Hence the dread. It’s just a question of when. Cash in too soon and you’ll miss the last orgy of real estate and share price rises, leaving you with a nest egg considerably smaller than it could have been. Cash in too late and your assets will be worthless, and you’ll have no nest egg at all. As soon as a significant number of people start cashing in, the Tipping Point is reached, and there’s no turning back. Only the worn-out lies of economists, politicians and corporatists are delaying this inevitability. And, as I’ve already explained, they’ve hedged their bets already.
Then the Fear of Not Having Enough will become a reality. Search the Internet for information on what living in the last Great Depression was like, and you’ll come up with surprisingly little. It’s almost as if this period in our history has been self-censored out of our consciousness. Maybe there’s a fear that if enough people realize how much our world today is like the 1920s, that could make its repetition a self-fulfilling prophecy.
So what do we do? If you do a cash-flow forecast, on the assumption you will live to the age of 90 (likely if you’ve made it this far and in the absence of a pandemic or similar disaster), there’s an extremely high likelihood you will realize you don’t have enough to retire, ever. And if retirement is still too far away for you to be of concern, you need to prepare now to look after yourself and those you love when we reach the Tipping Point and plunge into the next Great Depression.
In either case, you will have to do two things:
In short, this dread, this Fear of Not Having Enough, that is nagging us, those of us informed about what is happening in this world but not rich enough to immunize ourselves from it, is happening for a reason. We need to be the models for the rest of society, show them what needs to be done. This will take great courage, because we will be accused of being Chicken Littles, or worse, of starting a stampede needlessly. Keynes, the great student of economics, knew the Great Depression was coming but lacked the courage to act, still waiting for the top, for his pessimism to achieve some level of social consensus. As a result, he waited too long and was wiped out.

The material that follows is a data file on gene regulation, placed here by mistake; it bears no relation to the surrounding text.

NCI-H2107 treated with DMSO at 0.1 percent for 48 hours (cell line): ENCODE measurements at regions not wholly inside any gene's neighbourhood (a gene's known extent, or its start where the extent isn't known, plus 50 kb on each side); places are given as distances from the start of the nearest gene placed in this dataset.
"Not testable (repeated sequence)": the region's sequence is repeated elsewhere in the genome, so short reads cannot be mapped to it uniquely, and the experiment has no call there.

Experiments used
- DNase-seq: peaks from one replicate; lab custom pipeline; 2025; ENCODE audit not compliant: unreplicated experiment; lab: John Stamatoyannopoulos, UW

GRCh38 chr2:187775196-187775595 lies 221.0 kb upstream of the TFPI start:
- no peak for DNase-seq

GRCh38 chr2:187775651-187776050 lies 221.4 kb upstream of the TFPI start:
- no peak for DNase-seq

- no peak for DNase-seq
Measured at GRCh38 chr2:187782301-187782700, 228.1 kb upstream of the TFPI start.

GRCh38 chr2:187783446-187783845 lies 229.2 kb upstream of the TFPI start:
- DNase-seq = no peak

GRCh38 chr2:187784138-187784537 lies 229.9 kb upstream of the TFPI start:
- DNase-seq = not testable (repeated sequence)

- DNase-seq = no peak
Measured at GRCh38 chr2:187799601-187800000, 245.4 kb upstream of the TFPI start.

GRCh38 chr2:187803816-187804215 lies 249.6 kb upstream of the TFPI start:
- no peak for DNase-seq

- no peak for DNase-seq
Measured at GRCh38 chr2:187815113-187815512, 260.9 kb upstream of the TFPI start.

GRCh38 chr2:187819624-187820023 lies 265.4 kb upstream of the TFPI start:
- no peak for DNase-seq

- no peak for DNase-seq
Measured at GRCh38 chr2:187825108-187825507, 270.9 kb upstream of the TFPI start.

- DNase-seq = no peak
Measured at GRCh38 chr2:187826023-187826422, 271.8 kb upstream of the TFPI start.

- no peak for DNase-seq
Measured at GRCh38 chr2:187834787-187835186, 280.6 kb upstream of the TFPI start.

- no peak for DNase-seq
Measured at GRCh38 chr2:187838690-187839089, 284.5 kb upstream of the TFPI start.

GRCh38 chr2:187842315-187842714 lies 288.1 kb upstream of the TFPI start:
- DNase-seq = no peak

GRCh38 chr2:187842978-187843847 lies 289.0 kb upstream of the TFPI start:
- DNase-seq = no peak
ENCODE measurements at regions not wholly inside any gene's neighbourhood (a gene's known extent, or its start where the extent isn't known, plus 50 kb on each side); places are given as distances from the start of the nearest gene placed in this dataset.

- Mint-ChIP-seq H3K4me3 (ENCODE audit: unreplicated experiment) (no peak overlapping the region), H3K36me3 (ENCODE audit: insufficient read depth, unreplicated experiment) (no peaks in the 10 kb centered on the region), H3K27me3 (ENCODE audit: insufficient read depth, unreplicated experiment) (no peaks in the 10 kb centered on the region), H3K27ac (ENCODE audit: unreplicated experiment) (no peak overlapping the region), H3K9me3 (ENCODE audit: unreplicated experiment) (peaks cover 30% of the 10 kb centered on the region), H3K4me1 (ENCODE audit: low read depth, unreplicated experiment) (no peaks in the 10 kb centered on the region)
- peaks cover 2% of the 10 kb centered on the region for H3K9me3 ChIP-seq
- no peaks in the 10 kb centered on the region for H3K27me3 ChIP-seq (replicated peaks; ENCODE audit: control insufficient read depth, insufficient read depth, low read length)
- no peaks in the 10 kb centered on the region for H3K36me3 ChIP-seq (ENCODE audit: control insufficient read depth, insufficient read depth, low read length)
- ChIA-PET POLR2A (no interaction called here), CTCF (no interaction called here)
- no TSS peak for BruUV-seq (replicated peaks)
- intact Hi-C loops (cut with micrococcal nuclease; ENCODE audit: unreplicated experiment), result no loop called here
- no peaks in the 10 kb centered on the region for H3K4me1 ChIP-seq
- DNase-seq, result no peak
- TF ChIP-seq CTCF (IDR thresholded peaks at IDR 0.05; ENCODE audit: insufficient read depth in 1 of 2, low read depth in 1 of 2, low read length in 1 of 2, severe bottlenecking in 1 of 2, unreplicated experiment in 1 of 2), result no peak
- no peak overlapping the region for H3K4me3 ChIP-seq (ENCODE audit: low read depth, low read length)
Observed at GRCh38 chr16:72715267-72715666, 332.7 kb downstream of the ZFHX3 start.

Here’s how Zane at Lichenology has put it:
So on the cusp of my official mid-life…I am recalibrating and stepping into the fullness of life. I want to serve my family and my community, to live with attention and respect, to be humble and generous. I believe we are entering another time in history when people will be asked to be and do all they can. Each of us must find our rightful place in this unfoldingówe need to find the sense of wholeness from which we can step up to our role.
We need to relearn to trust our instincts. Preparing for events we cannot even imagine, and which might be farther off than we fear, runs counter to accepted wisdom of ‘rational’ behaviour and to our human nature of acting only when we absolutely must, when there is no other choice. The voices of dread whispering to us, filling us with ‘irrational’ fears, are telling us something important. It’s time to pay attention. Others are dependingon us to show them the way.